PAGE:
Get moving – stay motivated

Behaviour Change Adviser at Bupa UK
12 August 2016
Image of a man jogging

If you’ve started exercising but aren’t seeing or feeling the benefits straight away, it can be hard to stay motivated. Juliet Hodges, Behaviour Change Adviser at Bupa, looks at some of the science behind motivation, and explains how you can stay motivated to see your exercise plans through.

It’s worth thinking about why you decided to start exercising in the first place, as this underlying motivation can influence how successful you are. Taking up exercise simply to become fitter is what is called an intrinsic goal: improvement and mastery of the behaviour itself continues to reinforce the motivation to work out. You are therefore more likely to succeed.

However, if you’ve decided to exercise to feel more physically attractive, your motivation is more likely to falter. This is an extrinsic goal: the outcome is not directly related to the exercise itself, so you’re less likely to find exercise rewarding as an activity. In addition, the weight loss someone achieves through exercise alone is typically modest, despite its other health benefits. This means you may be more likely to lose interest, as the results you’re after aren’t immediately obvious.

Regardless of why you started to exercise, try to set yourself fitness goals, or try different types of exercise to find something you enjoy. When you’re focused on jogging an extra kilometre (km) or beating your best time – rather than losing two pounds – you’re more likely to see progress.

Goal-setting

The strategy behind your goal-setting is also important. Aiming to run 10km when you currently struggle to run for a bus is a lofty goal. But it could backfire and actually harm your fitness efforts. The key is to think small. Setting a goal of running for thirty seconds or doing one press-up may seem laughably small, but it means you don’t have an excuse not to.

Building tiny goals like this into your day and repeating them is the best way to form a habit. Research suggests it takes an average of 66 days for behaviour to go from controlled (we consciously think about it every time we do it) to habitual (the behaviour runs itself without us thinking). However, this length of time can vary quite a lot from one person to the next. The key to embedding exercise into your routine is to start with very small, achievable goals, which will naturally become more advanced as your technique and stamina improve.

Stop procrastinating

We always think of our future selves as basically an ideal version of us today, which is why we tend to let them do the hard work. Surely tomorrow we’ll be less tired, less busy, and more motivated to exercise? Studies have shown that this lack of empathy is because the part of our brain that is active when we think about our future selves is the same part that we use when we think about other people, but not our present selves. In other words, when we put tasks off, we feel as though another person will have to do them, which encourages us to keep deferring.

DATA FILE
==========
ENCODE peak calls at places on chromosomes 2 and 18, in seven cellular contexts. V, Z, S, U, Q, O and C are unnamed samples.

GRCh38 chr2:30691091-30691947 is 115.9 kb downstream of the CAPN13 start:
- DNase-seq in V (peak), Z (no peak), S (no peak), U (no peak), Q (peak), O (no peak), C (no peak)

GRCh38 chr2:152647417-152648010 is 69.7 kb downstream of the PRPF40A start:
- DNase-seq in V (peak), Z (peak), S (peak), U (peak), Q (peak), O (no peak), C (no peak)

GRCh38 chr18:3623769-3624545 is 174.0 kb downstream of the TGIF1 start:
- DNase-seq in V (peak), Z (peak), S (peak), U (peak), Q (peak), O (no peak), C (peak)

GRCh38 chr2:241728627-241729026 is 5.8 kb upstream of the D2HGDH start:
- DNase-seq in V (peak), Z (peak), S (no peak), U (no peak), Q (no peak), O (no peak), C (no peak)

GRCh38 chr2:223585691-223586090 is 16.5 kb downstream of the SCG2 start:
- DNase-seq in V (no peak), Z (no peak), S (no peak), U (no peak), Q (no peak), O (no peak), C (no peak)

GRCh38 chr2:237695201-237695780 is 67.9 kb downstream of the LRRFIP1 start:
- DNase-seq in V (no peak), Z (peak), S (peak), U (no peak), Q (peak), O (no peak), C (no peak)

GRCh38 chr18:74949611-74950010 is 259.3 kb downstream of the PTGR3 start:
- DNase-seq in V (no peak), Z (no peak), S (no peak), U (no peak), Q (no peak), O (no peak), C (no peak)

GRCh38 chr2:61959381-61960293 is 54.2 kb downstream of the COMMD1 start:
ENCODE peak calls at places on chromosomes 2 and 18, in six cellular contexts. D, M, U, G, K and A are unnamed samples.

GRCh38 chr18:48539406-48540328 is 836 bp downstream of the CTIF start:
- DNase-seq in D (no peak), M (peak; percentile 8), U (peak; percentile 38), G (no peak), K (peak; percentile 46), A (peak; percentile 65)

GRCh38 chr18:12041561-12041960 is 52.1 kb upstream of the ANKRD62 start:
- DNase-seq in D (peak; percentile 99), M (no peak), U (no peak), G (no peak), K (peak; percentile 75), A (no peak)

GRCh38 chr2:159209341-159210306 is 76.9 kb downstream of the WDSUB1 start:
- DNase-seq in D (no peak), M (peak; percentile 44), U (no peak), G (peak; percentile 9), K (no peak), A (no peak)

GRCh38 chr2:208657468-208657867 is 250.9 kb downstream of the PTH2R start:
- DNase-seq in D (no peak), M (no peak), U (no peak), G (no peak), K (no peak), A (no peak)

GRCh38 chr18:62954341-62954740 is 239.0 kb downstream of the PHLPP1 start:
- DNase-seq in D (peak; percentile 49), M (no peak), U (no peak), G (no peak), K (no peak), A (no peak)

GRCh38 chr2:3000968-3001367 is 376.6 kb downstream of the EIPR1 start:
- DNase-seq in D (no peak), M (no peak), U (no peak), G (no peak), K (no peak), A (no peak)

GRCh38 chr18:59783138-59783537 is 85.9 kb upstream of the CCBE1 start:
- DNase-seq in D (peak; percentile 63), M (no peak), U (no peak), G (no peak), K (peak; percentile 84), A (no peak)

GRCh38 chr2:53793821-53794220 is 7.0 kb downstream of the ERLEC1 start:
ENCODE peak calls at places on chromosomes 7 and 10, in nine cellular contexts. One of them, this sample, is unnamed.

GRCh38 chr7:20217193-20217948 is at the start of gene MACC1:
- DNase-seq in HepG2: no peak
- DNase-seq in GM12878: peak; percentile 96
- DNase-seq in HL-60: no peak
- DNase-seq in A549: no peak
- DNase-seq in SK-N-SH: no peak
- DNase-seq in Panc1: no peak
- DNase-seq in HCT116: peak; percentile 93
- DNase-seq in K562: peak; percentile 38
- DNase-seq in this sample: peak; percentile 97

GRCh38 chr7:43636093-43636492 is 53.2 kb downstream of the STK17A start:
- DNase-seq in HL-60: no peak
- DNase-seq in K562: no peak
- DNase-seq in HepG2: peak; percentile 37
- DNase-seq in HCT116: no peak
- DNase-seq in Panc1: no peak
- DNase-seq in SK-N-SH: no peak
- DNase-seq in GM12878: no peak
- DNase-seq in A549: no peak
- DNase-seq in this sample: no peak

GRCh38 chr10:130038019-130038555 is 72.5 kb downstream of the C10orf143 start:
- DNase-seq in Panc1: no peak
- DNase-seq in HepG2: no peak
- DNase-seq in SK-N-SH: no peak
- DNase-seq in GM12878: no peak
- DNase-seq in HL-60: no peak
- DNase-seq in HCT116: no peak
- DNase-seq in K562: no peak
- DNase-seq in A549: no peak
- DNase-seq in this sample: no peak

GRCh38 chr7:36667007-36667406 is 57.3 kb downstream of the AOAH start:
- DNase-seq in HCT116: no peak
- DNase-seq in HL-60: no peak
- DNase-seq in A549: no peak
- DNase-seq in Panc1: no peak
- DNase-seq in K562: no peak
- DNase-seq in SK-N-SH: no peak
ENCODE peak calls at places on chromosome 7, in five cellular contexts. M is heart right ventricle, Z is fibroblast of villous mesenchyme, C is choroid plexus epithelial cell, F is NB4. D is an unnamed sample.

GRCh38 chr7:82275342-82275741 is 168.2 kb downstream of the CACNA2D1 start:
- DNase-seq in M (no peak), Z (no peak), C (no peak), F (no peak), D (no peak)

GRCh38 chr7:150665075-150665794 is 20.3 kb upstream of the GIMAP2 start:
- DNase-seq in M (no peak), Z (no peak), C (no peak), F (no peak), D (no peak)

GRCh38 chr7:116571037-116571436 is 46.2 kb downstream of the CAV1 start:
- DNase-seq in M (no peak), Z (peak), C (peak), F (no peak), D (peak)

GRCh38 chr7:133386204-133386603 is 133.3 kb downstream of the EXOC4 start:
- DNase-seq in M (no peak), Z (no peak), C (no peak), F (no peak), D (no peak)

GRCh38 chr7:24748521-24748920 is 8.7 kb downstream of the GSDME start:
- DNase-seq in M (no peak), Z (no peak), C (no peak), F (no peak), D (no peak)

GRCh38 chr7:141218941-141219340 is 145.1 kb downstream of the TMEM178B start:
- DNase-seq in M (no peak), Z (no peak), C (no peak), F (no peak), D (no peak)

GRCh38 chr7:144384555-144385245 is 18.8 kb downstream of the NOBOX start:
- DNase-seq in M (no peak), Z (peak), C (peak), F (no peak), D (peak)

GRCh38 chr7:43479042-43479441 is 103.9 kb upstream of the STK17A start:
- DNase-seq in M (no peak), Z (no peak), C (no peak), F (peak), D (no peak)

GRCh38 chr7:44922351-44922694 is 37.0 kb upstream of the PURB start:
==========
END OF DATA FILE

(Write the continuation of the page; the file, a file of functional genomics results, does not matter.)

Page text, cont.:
So how can you overcome this bias and encourage your present self to hit the gym? One way is to try and reduce the variability in your behaviour. A study found that smokers who were told to smoke exactly the same number of cigarettes each day actually ended up reducing the number they were smoking. This is because having that ‘one last cigarette’ represented an extra one they’d have to smoke the next day, and the day after, and so on. The indulgence became a long-term commitment, rather than a short-term hit. The same goes for exercise. Instead of saying ‘it’s OK if I put if off just for today’, consider the consequences if you put it off today, the next day, the day after that ...

An image showing a woman at the gym

Improving willpower

The current theory about willpower is that it’s like a muscle: it can be strengthened with exercise, but also fatigued with too much use. Every day we face a multitude of self-control challenges, but our willpower is also drained by any challenging tasks. One study found that people given a seven-digit number to memorise were much more likely to reach for chocolate cake over fruit afterwards than people given only two digits.

The behavioural economist Dan Ariely coined the term the ‘what the hell’ effect, for that moment when willpower deserts us. You may have experienced this yourself. For example, you’re on a health kick but it’s someone’s birthday in the office, and you give in and have some cake. A rational response would be to have a smaller dinner to balance it out, but we often find ourselves thinking ‘what the hell’ and ordering a takeaway when we get home, as it feels like we’ve already broken our diet.

To avoid this when it comes to exercise, the best time of the day is in the morning, when your willpower is at its strongest, having not been worn down by a day of self-control.

Self-compassion

The final thing to remember is to have patience and be kind to yourself when you lose momentum. Studies have shown that those who are hard on themselves when they make mistakes may be more likely to give up before achieving their goal. Making a big lifestyle change is always difficult, and any progress you make towards your goal is worthy of celebration. Any slip-ups along the way are experiences to be learned from.




Do you know how healthy you truly are? Bupa health assessments give you a clear overview of your health. You’ll receive a personalised lifestyle action plan with health goals to reach for a healthier, happier you. 

Juliet Hodges
Behaviour Change Adviser at Bupa UK

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